We announced just last week that Aava Mobile has become a member of The Linux Foundation. Its involvement in Linux and open source development represents the growing number of telecommunications companies and organizations contributing to Linux. Aava Mobile claims the world's first fully open mobile device, so naturally we wanted to know more. Here is our Q&A with Aava Mobile CTO Tero Nygard...
Aava Mobile launched its reference design this year at Mobile World Congress. Can you tell us a little about the company and its products?
Nygard: Aava Mobile was founded in 2009 by a team of engineering wizards with a strong background in mobile phone development who wanted to build an open source mobile device platform for the OEM/ODM market. Aava Mobile's open devices harness the creativity of developer communities and provide the flexibility to OEMs/ODMs and mobile operators to incorporate their own user interface, content and services to differentiate their devices from competitors.
The company is touted as the world's first open mobile device. Can you tell us more about that?
Nygard: There is so much creativity that can be harnessed when you free yourself from the confines of a proprietary design and give developer communities an open platform and some tools to play with, so Aava Mobile saw an opportunity to make an entirely open mobile device. We are open on the hardware side with our standardized I/O ports and the ecosystem of peripheral docking devices that openness encourages, and we are open on the software side with our MeeGo and Android operating systems.
Aava Mobile is based on Intel's Atom platform. How is Atom enabling you to serve your OEM and operator customers?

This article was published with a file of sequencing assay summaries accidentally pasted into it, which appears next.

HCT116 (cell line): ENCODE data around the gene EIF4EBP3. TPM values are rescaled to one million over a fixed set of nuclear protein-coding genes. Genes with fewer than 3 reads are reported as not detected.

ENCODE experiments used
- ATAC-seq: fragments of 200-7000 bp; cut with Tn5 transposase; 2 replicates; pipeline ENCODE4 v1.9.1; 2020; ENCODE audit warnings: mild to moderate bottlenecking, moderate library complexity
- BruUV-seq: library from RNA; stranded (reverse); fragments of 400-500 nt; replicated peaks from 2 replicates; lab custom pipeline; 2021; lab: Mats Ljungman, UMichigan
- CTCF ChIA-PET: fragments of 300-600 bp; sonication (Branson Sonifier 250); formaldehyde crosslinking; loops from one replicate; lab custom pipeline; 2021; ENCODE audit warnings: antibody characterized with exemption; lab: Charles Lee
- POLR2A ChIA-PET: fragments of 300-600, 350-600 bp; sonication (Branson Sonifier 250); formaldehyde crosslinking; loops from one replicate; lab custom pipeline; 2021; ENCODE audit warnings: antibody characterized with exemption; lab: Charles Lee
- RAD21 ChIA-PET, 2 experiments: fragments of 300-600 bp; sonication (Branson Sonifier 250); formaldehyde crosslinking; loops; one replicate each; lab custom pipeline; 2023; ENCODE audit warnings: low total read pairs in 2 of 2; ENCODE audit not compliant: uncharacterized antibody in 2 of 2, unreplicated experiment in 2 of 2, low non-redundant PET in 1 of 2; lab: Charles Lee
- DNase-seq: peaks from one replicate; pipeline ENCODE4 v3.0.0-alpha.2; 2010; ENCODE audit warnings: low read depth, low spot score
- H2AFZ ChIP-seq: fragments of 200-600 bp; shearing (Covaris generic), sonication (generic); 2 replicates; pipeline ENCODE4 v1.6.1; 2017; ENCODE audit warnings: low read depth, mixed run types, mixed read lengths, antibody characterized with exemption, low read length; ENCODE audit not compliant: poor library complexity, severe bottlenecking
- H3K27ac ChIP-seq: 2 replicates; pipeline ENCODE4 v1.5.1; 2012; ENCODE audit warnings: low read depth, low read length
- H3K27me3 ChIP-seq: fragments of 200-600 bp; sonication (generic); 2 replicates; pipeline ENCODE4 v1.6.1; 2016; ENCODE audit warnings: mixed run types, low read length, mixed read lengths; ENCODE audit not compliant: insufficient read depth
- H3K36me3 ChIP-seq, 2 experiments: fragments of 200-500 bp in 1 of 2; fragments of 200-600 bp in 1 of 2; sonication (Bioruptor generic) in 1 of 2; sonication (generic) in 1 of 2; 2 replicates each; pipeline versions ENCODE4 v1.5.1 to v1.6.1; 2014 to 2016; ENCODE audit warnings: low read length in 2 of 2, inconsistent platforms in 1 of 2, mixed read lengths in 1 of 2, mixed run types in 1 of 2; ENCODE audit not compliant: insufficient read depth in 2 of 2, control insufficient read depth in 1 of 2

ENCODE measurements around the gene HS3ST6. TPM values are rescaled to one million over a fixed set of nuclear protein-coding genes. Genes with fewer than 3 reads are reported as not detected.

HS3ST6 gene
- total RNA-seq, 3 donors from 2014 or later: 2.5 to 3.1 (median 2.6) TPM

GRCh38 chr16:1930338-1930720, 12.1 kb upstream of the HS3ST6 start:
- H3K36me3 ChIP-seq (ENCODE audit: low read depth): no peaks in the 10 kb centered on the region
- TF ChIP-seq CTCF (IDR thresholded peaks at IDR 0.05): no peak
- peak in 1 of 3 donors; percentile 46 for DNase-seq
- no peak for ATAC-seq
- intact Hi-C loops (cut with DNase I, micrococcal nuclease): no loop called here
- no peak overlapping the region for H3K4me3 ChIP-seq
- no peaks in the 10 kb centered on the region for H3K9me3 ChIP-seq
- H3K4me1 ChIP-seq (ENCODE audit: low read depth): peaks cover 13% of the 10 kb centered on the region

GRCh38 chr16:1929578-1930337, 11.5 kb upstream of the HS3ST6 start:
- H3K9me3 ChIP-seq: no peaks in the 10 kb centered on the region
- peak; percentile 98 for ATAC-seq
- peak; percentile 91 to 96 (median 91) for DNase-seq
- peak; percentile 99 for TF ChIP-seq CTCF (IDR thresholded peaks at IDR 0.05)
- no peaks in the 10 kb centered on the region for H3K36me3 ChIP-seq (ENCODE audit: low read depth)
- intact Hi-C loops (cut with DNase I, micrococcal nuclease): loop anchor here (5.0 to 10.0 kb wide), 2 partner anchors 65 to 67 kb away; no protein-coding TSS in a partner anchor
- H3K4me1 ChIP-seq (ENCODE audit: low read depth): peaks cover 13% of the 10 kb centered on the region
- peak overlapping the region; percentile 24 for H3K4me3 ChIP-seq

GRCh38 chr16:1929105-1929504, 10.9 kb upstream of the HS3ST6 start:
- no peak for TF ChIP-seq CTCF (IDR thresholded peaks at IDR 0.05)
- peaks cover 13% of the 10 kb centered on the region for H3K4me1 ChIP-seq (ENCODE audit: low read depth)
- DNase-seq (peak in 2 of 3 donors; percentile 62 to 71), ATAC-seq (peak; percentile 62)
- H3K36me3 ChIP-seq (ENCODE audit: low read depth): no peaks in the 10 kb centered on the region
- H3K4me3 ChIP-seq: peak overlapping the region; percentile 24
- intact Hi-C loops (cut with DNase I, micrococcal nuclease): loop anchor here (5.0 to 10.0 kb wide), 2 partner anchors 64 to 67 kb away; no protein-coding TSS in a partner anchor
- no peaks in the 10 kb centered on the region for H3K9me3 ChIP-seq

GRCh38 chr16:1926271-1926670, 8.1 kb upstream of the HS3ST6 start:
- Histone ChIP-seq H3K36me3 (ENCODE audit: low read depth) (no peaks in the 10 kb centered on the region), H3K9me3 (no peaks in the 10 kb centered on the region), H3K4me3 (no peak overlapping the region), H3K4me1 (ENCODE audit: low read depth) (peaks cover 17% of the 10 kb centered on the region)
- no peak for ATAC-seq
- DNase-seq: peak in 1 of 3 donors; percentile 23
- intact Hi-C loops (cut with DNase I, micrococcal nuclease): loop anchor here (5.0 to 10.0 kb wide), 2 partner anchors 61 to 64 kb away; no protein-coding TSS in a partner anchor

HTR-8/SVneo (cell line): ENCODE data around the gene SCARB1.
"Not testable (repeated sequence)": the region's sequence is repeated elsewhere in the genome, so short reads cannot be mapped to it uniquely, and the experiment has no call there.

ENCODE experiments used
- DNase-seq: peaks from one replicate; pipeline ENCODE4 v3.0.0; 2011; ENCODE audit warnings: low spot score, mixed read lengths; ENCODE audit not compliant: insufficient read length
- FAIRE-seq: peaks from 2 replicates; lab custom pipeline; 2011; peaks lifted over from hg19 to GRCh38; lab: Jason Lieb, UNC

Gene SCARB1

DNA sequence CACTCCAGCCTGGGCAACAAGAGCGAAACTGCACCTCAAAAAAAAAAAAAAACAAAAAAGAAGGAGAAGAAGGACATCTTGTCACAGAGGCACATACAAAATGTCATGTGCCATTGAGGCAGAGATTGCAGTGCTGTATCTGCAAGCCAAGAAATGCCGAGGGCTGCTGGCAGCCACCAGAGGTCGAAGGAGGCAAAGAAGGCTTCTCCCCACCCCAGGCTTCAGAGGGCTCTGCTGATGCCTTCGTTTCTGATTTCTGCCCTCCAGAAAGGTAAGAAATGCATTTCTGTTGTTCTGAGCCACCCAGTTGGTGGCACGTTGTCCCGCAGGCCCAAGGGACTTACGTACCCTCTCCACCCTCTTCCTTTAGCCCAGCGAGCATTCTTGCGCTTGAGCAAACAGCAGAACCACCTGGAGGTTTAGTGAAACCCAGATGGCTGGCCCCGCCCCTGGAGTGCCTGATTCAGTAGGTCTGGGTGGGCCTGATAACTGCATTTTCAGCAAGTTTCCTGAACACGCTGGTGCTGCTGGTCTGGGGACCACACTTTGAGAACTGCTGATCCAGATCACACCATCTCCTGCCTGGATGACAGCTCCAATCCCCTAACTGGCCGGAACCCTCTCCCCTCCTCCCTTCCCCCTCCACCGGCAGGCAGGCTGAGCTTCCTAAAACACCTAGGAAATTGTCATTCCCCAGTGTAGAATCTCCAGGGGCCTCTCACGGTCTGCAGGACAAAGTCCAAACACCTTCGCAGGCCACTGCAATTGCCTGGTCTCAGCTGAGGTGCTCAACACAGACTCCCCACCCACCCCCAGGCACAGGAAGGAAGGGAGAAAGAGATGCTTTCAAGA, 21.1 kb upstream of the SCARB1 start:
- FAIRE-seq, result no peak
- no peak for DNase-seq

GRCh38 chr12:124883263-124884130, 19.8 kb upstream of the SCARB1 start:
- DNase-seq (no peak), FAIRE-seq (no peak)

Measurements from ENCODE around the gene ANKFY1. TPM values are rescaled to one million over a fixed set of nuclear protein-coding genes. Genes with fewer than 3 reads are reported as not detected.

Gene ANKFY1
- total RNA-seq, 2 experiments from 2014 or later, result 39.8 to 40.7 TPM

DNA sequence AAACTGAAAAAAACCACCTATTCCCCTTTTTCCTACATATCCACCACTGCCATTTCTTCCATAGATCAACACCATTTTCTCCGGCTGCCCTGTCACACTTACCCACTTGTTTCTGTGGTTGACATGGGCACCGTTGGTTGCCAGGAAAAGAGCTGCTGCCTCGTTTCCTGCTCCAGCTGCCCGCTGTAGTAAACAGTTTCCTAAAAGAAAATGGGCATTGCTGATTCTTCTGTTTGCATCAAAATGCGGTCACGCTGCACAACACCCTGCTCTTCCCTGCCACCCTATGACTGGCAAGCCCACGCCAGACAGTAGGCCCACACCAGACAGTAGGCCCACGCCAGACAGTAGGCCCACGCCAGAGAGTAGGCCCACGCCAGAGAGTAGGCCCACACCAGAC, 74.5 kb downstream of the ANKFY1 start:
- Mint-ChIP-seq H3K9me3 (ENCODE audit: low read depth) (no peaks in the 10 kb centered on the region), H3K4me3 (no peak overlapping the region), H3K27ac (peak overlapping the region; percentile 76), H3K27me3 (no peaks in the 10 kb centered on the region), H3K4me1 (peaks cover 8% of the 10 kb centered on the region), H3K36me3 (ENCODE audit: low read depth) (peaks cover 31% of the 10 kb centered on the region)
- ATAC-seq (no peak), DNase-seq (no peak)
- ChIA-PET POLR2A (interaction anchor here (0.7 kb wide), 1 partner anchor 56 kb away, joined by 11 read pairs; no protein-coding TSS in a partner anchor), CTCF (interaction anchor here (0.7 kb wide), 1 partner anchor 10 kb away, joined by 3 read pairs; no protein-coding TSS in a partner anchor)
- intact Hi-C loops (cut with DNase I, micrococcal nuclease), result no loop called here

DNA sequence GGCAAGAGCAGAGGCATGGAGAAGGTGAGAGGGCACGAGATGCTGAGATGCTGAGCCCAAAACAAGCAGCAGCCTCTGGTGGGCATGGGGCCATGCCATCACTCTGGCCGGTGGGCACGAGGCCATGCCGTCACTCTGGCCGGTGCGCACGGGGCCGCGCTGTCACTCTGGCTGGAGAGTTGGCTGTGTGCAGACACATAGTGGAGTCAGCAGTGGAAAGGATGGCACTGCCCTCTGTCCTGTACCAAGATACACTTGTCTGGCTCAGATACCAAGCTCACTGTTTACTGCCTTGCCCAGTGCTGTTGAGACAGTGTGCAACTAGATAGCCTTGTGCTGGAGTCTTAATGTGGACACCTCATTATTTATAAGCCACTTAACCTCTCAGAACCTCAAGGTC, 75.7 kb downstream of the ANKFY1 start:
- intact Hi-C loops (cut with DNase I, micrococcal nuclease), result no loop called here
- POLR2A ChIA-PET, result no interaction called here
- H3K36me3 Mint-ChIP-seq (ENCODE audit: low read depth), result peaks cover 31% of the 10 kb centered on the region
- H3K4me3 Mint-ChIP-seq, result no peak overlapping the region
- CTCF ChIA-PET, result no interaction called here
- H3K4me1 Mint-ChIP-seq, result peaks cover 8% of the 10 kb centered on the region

Nygard: Intel's x86 offering is fitting our customers' needs very well. We strongly believe in the Atom offering, which in our opinion, thanks to its unique performance and power management, will play a significant role in the mobile market by supporting many kinds of mobile devices.
How can developers get involved in Aava Mobile development? Are you seeing a lot of community involvement?
Nygard: As announced during the summer, we will support developers in a unique way by giving them the ability to acquire fully functional Aava Mobile smartphones. This enables developers to develop applications and improve MeeGo using fully functional products with all communication and UI components enabled. Our first round of pre-orders was extremely successful and we were not able to fulfill all requests. But please visit our web page in Q1 201, because we will be ready for more developers.
What's your general take on the mobile Linux market today? What are the challenges to advancement? What are the opportunities?
Nygard: A clear challenge is the balance between openness and controlling the roadmap and features. It is essential for companies like Aava to have a software stack which is not only open, but also provides good feature completeness and enables planning of future products.